Greece's inconclusive elections in early May, which produced a splintered field that could not cobble together a government, have thrust the debt-ravaged country into deeper chaos. New elections are expected on June 17, but few predict they'll yield a stable coalition willing to carry out the EU-demanded austerity measures needed to keep Greece in the euro currency bloc. Since the election, panicked depositors have withdrawn 3 billion euros ($3.8 billion) from their checking accounts, and as much as 800 million euros on a single day earlier this week. Meanwhile, the European Central Bank (ECB) says it will no longer lend to certain Greek banks, a signal that the ECB is limiting its exposure to Greek risk. As Greece approaches the precipice of a euro exit, many around the world are wondering what would happen if Greece actually takes the plunge. Here, six predictions on how a euro exit would play out:
1. Greece would revert to its old currency
Greece would almost certainly re-adopt the drachma, converting all euro-denominated bank accounts, domestic debts, mortgages and other contracts, and prices of goods at a one-to-one ratio, says Gabriele Steinhauser at The Wall Street Journal. The process of actually printing new notes and coins, and disseminating them to the public, could take as long as four months, and in the interim, electronic payments or a temporary currency could be used.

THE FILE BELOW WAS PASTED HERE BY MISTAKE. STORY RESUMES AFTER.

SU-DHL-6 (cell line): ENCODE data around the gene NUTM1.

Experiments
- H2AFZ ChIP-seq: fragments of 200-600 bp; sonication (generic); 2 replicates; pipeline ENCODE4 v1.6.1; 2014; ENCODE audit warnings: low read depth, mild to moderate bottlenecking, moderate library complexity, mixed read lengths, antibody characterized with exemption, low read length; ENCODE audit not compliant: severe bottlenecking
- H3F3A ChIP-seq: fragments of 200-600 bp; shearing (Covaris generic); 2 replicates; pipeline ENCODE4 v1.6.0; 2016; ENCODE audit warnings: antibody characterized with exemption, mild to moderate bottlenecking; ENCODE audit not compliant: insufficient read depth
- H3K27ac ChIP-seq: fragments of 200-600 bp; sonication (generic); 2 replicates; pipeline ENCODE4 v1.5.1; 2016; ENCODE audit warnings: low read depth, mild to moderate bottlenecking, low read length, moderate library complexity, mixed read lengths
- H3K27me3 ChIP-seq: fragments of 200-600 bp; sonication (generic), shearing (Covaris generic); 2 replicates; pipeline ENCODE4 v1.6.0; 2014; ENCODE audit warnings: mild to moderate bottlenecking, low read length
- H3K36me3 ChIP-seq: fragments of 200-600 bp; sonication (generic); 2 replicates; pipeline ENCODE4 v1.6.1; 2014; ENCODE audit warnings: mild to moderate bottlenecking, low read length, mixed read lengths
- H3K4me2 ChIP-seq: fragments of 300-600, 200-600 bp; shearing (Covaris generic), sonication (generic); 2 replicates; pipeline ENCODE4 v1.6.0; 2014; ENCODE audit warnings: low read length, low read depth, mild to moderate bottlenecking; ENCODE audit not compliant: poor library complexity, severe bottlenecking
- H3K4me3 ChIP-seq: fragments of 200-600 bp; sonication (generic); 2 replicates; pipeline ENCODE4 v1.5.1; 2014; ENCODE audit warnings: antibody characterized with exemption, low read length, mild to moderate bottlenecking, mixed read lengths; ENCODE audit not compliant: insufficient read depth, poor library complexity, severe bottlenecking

2. The drachma could really help Greek businesses...
The Greek drachma would likely plunge in value on the currency market, says Steinhauser. And that would actually benefit many Greek businesses, since Greece's exports would suddenly be cheaper and more competitive than those of European rivals.
3. ...But devastate ordinary Greeks
Meanwhile, citizens would be left with a weak currency and higher prices for oil and other imported goods. Plus, debts to foreign businesses, denominated in euros, would be even harder to pay back, and "bankruptcies would cascade through the system," says Clive Crook at Bloomberg. The drachma's weakness could also lead, "in the worse case, to hyperinflation."
4. Europe might be immune to Greece's exit…
"Many experts believe an eventual departure of Greece from the eurozone is already priced into stocks, bonds, and currencies," says Paul R. La Monica at CNN. This theory holds that the crisis has been dragging on since early 2010, and global investors have already written Greece off. For them, it's always been a question of when, not if, Greece will exit.
5. ...Or the European Union could fall apart
The real danger posed by Greece's exit is a loss of confidence in other debt-embattled countries, says Crook. If the borrowing costs of Portugal, Spain, and Italy shoot up, then they, too, could leave the euro. And "if the euro falls apart, the unraveling of the European Union — again unthinkable, until now — becomes distinctly possible."
6. And losses could spread across the globe
No one is really sure how much global banks and governments are exposed to Greek debt. "Many of Greece's bad debts have already been socialized" by the ECB and the IMF during Greece's bailout, says Timothy Garton Ash at Britain's The Guardian. So if Greece defaults, Germany and other European nations that hold Greek bonds "would end up footing part of the bill." And remember, it was only a week ago that JPMorgan Chase revealed a billion-dollar loss on bad bets involving European debt, says La Monica. The worldwide cost of a messy Greece exit could climb as high as $1 trillion.